• Step 1. Market Segmentation Bases for Segmenting Consumer Markets Geographic Demographic Age, gender, family size and life cycle, or income Psychographic Social class, lifestyle, or personality Behavioural Occasions, benefits sought, user status, usage rate, loyalty Nations, states, regions or cities
  • Step 1. Market Segmentation Bases for Segmenting Business Markets Bases for Segmenting Business Markets Demographics Personal Characteristics Situational Factors Operating Characteristics Purchasing Approaches
  • Segmenting Business Markets
    • Segmentation by customer size or geographic location
    • Four segments of business customers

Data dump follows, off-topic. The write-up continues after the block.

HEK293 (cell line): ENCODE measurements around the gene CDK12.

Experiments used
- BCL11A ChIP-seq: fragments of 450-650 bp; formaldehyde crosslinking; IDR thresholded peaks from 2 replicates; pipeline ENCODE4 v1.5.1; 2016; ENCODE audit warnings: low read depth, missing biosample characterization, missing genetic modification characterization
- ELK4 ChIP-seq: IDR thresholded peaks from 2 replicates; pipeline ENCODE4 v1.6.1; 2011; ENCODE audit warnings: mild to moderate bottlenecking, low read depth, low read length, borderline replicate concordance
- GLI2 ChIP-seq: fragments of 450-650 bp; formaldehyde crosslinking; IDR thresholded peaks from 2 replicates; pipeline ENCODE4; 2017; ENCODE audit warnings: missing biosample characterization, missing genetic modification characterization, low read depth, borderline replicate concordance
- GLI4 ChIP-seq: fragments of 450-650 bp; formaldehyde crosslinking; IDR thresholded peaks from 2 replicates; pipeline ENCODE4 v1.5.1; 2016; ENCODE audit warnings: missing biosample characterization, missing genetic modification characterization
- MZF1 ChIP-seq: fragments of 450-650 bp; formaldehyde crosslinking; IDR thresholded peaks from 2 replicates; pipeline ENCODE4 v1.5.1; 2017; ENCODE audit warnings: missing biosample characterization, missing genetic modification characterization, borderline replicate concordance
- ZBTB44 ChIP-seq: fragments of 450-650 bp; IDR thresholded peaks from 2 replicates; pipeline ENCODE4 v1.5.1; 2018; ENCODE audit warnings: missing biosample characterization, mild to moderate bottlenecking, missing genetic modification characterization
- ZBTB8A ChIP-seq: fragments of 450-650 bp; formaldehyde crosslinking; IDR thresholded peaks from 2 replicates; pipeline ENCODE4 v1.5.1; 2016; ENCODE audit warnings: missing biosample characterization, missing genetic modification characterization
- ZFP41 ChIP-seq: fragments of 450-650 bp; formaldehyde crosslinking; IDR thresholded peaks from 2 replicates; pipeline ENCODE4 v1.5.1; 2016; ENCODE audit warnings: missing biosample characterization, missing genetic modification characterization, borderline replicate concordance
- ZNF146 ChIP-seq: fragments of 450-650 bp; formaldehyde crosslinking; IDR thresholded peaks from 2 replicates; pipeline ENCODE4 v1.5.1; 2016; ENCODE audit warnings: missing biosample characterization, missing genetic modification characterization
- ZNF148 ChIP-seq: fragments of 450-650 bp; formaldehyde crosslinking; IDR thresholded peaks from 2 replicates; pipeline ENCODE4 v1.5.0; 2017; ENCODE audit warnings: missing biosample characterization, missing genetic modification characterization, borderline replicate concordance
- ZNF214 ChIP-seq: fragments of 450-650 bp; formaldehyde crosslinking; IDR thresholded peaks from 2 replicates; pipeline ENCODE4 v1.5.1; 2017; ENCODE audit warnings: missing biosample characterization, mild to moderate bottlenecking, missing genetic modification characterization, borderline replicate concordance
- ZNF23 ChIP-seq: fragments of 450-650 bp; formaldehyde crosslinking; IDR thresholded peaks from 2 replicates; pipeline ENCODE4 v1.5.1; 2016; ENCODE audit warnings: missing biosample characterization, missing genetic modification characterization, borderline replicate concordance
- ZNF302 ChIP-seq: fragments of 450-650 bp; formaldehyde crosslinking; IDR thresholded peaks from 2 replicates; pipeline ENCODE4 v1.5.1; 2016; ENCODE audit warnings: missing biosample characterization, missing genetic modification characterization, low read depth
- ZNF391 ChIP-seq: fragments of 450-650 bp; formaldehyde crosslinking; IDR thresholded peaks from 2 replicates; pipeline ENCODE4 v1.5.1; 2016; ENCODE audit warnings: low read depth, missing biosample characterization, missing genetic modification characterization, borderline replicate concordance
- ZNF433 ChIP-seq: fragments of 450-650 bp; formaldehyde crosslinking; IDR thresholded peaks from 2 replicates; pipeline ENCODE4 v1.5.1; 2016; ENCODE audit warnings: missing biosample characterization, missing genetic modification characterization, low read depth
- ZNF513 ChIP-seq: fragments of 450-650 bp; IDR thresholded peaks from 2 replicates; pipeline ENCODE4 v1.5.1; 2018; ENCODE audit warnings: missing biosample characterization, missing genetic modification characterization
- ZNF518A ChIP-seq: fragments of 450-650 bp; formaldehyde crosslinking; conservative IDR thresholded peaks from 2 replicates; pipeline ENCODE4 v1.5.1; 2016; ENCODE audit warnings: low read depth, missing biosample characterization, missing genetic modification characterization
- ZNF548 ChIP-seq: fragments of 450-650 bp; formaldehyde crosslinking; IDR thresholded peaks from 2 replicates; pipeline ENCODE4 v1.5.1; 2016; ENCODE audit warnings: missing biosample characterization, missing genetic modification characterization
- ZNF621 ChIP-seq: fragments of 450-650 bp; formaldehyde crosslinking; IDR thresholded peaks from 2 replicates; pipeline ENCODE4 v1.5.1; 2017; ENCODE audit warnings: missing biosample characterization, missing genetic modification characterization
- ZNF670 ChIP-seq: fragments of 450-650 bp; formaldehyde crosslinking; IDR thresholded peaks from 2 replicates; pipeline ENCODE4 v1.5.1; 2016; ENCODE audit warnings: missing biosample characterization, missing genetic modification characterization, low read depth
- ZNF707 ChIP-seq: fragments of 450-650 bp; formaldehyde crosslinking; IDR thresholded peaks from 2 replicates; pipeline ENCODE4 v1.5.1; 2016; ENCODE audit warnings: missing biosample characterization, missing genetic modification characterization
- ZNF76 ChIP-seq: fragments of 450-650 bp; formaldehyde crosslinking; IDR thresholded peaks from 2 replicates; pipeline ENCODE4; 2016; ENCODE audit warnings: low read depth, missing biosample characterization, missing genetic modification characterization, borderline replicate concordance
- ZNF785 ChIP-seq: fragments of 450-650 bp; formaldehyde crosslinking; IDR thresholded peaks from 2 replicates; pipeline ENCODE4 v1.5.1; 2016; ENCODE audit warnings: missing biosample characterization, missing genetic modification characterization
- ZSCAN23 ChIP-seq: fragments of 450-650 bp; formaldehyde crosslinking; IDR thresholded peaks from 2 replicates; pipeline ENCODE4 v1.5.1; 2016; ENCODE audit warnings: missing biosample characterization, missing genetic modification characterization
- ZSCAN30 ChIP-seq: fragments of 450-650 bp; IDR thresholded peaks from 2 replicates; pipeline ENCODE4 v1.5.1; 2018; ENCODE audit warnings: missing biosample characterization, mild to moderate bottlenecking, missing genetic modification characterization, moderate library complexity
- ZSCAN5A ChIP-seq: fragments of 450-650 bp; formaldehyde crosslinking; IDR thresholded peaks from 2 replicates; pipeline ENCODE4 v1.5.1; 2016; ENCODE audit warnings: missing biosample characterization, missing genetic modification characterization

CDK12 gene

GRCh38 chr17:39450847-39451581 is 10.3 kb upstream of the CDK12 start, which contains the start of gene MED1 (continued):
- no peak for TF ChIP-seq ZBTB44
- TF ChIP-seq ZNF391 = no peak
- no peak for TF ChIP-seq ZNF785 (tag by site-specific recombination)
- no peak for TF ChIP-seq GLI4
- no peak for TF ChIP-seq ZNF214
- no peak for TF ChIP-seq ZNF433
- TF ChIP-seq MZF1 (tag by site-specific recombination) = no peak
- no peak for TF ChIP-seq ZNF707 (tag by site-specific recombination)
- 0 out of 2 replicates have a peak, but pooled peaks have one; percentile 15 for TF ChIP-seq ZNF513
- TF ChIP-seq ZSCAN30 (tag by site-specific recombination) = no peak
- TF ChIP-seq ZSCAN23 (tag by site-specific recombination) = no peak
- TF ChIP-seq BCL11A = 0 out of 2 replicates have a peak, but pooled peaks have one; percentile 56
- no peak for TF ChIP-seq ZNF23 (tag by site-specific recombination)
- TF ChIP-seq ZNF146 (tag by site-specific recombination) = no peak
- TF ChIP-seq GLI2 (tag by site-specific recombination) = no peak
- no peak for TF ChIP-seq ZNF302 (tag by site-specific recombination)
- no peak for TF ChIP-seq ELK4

• Programmed buyers
      • Relationship buyers
      • Transaction buyers
      • Bargain hunters
  • Step 1. Market Segmentation Bases for Segmenting International Markets Political/ Legal Cultural Intermarket Economic Geographic Industrial Markets
  • Linking the Concepts
    • Using the segmentation bases you’ve just heard about, segment the Irish clothing market.
        • Describe each of the major segments and subsegments.
  • Step 2. Market Targeting Evaluating Market Segments (developing selection criteria)
    • Segment Size and Growth
      • Analyze sales, growth rates and expected profitability for various segments.
    • Segment Structural Attractiveness
      • Consider effects of: Competitors, Availability of Substitute Products and, the Power of Buyers & Suppliers.